In welcoming the stable outlook for beef in 2014 predicted by forecasts provided by the EU Management Committee for Animals Products, Michael Guinan, chairperson of ICMSA beef and cattle committee, said he was confident that prices would remain strong for 2014 and efforts must continue to consolidate and improve the prices.
“The changing EU beef supply balance will provide opportunities for the Irish beef and cattle sectors into the future and it is ICMSA view that new market opportunities will arise for both beef and live cattle of all ages.
“Production in Europe is expected to be 6.759 million tonnes in 2013 a drop of 2.4 per cent from 2012. Demand remained higher than supply at 7.107 million tonnes. Production in Europe is expected to increase by 1.5 per cent in 2014 with demand only rising 0.2 per cent resulting in little movement on average prices across the continent. The EU will still be an importer of beef in order to fill the difference between demand and supply.”
In terms of slaughterings in Ireland, the ICMSA noted this was eight per cent higher in 2013 from 2012.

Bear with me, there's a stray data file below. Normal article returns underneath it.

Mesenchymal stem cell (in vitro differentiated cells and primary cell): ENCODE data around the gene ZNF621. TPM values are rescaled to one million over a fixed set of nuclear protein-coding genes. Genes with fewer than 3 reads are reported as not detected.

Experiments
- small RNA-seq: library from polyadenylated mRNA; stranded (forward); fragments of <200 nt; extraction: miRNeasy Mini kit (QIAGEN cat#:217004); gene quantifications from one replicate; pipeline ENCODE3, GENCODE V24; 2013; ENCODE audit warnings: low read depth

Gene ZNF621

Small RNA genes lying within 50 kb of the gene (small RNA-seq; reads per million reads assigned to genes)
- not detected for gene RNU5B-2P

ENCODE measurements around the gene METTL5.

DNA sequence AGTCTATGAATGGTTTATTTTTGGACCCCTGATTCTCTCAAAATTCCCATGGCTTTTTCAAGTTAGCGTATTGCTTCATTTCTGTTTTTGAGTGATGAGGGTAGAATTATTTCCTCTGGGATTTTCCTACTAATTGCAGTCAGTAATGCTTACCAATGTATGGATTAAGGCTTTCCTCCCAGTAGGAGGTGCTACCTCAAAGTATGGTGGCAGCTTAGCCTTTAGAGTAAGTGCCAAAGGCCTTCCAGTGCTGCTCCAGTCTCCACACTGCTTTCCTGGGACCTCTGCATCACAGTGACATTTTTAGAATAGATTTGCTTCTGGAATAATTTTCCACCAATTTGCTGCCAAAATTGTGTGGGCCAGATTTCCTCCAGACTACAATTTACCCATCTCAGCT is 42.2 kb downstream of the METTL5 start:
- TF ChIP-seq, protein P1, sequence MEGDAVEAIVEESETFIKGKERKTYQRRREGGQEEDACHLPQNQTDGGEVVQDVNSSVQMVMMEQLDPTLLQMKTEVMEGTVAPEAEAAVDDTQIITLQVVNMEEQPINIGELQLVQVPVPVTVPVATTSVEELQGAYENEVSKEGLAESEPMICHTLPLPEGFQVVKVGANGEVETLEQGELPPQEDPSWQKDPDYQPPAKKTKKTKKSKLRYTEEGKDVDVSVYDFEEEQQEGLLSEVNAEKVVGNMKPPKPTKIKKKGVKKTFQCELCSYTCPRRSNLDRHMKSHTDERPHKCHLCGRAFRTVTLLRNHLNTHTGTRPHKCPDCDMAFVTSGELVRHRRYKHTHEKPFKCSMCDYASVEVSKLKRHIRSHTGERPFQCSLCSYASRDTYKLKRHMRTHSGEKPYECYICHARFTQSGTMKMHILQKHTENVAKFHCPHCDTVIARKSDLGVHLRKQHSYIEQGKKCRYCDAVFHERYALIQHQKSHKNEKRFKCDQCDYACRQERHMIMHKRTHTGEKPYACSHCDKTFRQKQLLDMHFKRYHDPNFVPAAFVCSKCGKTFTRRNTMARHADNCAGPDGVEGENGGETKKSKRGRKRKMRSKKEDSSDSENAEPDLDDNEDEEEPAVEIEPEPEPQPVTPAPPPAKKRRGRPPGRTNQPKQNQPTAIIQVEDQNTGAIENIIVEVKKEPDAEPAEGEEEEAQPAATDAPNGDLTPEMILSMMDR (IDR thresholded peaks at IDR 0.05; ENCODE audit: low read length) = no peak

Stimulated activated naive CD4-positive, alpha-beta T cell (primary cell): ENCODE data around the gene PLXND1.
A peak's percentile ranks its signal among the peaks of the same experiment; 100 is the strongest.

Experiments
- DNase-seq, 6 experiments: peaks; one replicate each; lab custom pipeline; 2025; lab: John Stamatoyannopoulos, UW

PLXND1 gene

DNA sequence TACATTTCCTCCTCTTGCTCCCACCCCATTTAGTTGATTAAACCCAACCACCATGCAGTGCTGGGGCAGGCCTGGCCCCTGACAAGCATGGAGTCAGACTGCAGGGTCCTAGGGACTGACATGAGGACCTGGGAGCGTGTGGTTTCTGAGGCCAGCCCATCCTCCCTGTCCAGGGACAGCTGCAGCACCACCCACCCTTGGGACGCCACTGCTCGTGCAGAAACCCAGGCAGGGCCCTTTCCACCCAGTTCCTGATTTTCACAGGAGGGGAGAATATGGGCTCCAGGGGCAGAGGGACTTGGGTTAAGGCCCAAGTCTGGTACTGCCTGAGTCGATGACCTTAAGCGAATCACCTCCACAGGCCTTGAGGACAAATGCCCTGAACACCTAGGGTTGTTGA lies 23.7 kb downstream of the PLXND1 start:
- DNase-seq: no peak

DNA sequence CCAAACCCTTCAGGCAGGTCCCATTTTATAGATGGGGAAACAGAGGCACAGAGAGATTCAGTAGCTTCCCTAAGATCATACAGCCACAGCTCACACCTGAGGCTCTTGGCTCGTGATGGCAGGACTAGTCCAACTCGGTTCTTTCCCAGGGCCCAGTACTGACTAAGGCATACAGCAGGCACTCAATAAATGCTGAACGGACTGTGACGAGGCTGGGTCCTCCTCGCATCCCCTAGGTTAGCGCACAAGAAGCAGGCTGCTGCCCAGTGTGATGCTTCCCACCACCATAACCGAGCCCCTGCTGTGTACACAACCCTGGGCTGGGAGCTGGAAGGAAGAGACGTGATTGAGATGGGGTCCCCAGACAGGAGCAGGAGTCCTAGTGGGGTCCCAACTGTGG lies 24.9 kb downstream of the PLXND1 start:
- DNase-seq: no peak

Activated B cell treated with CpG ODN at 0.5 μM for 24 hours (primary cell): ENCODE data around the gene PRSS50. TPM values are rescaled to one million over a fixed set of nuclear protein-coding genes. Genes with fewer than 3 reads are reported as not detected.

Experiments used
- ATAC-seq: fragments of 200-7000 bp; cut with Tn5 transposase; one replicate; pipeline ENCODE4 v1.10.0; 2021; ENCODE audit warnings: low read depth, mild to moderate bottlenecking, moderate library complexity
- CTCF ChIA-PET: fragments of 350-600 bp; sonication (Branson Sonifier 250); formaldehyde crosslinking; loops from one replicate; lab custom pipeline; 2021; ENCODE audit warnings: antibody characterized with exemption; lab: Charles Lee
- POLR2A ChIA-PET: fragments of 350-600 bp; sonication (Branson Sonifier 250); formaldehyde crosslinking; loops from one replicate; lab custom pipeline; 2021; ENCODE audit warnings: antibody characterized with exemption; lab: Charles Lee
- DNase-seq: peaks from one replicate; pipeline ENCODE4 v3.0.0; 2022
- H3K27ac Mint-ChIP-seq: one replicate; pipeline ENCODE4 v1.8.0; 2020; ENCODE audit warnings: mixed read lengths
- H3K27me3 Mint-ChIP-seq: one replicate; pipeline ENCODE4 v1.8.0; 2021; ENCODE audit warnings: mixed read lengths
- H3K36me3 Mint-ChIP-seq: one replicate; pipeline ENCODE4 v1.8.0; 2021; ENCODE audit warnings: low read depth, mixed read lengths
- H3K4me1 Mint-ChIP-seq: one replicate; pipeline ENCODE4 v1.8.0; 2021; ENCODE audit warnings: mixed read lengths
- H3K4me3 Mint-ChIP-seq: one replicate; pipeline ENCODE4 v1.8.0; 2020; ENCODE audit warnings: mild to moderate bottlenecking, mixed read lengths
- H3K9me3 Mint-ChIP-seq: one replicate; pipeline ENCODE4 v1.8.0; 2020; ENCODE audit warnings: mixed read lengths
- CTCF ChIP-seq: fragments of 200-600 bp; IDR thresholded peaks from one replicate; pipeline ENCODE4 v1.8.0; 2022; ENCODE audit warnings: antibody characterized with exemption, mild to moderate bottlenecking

“Despite this increase prices rose higher in 2013, which is very encouraging. Also following on from an overall increase in cattle numbers of six per cent in 2012, this should lead to higher cattle slaughtering throughput in 2014.”
He also observed that calf births to date in 2013 are below 2012 levels with a substantial decrease (seven per cent) in suckler birth registrations. “This may slow some of the throughput for 2015 and beyond,” he said.
A further challenge in the next year is to bridge the price gap between Irish and UK prices, he stressed.
“These have diverged in the past 12 months and must be addressed quickly as well as a fair price returned from processors in Ireland,”
In conclusion, Guinan said, with Irish beef numbers expected to increase from 2015 and beyond due to the removal of quotas, there will need to be more market outlets available to processors and the ongoing availability of the live export market.
“The market outlook for beef is positive and the challenge is to ensure that the maximum possible price is returned to farmers,” he added.